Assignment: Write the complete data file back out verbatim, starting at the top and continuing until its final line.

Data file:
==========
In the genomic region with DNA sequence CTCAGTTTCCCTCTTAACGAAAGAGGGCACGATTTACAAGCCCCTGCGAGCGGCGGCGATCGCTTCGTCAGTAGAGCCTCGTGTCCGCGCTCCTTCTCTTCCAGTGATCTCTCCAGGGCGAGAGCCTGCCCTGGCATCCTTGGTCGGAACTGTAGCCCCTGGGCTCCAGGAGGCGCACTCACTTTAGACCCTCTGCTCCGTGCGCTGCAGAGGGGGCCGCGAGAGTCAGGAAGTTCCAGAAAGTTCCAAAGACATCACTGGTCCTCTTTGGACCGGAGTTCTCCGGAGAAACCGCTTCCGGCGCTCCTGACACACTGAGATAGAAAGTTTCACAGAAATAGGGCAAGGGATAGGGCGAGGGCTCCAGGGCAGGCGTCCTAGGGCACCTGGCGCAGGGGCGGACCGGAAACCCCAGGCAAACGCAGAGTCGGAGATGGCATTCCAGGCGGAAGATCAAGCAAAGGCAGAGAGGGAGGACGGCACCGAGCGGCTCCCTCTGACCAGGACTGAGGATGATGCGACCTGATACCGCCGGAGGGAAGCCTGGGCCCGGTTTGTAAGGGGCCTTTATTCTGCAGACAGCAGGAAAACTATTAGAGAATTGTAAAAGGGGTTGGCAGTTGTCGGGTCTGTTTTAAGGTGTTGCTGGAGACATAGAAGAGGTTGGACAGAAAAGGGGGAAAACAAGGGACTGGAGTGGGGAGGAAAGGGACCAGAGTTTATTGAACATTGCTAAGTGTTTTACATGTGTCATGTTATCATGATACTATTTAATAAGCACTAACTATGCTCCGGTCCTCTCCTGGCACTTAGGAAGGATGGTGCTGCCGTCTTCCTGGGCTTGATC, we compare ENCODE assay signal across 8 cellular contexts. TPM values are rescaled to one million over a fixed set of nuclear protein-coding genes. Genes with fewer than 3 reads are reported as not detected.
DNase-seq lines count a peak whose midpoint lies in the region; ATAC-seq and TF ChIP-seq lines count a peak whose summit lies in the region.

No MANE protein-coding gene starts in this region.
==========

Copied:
In the genomic region with DNA sequence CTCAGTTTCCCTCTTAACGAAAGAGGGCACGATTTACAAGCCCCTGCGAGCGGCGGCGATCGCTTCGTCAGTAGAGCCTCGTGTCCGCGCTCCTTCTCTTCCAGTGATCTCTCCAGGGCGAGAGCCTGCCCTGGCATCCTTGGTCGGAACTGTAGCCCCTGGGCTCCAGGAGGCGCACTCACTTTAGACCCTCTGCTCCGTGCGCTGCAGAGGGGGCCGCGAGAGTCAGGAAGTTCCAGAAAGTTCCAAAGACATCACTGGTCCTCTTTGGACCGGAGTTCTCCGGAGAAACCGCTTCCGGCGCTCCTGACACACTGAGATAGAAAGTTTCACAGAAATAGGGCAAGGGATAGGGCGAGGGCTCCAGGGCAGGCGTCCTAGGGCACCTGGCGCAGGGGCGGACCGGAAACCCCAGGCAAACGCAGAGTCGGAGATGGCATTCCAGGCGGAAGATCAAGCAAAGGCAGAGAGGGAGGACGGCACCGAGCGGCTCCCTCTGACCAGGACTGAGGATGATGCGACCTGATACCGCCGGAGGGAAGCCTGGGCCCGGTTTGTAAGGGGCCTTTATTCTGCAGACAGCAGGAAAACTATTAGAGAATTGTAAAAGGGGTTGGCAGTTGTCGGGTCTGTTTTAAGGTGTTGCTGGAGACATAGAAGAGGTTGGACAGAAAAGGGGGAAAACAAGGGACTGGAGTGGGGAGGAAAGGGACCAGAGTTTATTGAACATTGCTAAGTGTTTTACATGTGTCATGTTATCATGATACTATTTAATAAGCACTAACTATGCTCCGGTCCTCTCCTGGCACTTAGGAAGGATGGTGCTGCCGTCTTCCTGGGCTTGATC, we compare ENCODE assay signal across 8 cellular contexts. TPM values are rescaled to one million over a fixed set of nuclear protein-coding genes. Genes with fewer than 3 reads are reported as not detected.
DNase-seq lines count a peak whose midpoint lies in the region; ATAC-seq and TF ChIP-seq lines count a peak whose summit lies in the region.

No MANE protein-coding gene starts in this region.